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The Mortality Club

A Good Day to Die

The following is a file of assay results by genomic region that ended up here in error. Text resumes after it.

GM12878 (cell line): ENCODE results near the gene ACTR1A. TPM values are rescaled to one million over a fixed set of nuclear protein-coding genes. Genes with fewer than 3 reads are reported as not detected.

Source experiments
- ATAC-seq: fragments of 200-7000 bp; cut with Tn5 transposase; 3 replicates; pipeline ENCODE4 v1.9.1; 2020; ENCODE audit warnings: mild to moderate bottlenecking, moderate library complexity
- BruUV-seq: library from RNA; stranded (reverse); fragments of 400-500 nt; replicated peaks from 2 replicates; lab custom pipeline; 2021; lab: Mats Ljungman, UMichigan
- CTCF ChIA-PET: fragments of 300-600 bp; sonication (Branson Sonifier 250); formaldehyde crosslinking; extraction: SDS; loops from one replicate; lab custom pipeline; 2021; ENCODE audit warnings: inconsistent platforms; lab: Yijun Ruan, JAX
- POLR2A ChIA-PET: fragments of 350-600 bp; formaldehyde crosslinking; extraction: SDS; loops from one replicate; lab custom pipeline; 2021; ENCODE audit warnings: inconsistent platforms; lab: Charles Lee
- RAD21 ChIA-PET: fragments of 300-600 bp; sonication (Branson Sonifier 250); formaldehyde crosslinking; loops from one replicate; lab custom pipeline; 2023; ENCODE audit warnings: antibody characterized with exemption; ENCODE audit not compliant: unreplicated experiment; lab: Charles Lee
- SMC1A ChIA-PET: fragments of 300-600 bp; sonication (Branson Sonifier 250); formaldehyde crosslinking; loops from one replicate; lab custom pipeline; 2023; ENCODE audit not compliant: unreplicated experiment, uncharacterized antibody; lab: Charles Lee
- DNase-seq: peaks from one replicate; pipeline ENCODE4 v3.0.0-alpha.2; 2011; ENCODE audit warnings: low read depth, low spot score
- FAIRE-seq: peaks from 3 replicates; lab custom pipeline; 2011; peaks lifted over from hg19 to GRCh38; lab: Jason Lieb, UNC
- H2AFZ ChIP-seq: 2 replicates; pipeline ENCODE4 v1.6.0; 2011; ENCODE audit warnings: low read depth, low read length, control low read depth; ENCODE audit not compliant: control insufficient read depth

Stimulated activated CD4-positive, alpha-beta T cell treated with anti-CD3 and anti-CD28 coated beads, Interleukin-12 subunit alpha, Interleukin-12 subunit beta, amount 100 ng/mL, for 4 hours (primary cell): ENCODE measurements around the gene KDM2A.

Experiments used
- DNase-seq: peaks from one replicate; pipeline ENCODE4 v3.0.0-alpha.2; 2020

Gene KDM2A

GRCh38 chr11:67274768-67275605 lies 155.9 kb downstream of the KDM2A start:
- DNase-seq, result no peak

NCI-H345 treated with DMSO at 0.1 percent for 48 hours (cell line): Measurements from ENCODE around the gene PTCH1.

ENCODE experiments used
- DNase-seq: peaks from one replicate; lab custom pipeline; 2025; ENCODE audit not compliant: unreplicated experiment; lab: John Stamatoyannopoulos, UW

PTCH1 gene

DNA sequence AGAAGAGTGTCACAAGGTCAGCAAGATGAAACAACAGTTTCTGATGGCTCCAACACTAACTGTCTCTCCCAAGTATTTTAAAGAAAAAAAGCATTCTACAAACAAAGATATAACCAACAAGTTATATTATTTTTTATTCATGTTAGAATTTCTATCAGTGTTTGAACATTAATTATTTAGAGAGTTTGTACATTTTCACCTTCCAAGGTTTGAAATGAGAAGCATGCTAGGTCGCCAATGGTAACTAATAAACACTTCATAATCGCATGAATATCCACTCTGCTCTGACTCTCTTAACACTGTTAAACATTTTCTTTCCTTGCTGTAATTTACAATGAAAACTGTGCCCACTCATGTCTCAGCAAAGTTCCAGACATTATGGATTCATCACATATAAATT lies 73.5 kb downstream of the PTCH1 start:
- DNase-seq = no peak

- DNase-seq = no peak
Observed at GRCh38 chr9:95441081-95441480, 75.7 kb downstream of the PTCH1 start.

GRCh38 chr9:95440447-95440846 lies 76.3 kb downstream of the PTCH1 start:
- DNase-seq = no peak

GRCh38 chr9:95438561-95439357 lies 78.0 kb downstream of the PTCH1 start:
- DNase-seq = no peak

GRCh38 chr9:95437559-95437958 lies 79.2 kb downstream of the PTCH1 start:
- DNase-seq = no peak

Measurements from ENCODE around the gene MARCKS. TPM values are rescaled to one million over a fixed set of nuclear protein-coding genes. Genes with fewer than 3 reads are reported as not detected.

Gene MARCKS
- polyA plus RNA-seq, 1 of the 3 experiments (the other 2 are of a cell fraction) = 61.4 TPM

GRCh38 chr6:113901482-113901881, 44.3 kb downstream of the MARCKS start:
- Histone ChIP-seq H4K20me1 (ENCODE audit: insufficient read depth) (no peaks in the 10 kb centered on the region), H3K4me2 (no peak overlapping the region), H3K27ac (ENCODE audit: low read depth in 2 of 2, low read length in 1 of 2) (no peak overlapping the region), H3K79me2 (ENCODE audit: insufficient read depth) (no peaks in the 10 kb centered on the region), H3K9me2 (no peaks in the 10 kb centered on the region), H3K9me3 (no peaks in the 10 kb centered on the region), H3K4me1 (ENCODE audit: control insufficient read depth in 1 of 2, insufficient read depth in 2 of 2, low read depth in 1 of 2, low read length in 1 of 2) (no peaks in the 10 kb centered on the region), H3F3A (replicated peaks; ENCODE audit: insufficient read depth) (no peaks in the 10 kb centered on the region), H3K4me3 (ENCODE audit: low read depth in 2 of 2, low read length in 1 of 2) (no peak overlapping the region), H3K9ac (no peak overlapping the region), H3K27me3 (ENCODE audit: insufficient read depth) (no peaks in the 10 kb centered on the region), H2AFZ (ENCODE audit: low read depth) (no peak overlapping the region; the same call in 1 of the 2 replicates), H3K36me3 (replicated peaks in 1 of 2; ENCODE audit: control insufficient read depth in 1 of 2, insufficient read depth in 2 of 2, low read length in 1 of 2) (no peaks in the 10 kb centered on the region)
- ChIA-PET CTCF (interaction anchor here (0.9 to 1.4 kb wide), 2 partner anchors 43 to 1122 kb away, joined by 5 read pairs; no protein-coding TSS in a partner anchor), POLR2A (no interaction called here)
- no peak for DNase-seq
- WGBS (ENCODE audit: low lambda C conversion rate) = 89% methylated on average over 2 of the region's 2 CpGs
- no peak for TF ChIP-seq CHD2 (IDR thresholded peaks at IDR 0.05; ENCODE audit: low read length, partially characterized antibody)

Few of us are naturally comfortable in the presence of the dying. In fact, most of us are uncomfortable even talking about death. We rarely use the word itself. Instead, we say that someone has “passed on” or “passed over” or “gone to a better place.” People even tend to be uncomfortable in the presence of someone who has just lost a loved one. They invite the recent widow or widower to a dinner party, and then do everything they can to steer the conversation away from the elephant in the room. In A Grief Observed, C.S. Lewis says “An odd byproduct of my loss is that I’m aware of being an embarrassment to everyone I meet. At work, at the club, in the street, I see people, as they approach me, trying to make up their minds whether they’ll ‘say something about it or not. I hate it if they do, and if they don’t...Perhaps the bereaved ought to be isolated in special settlements like lepers.” 1 C.S. Lewis, A Grief Observed. (New York, HarperCollins e-books, 1961), 5-6. Read More 
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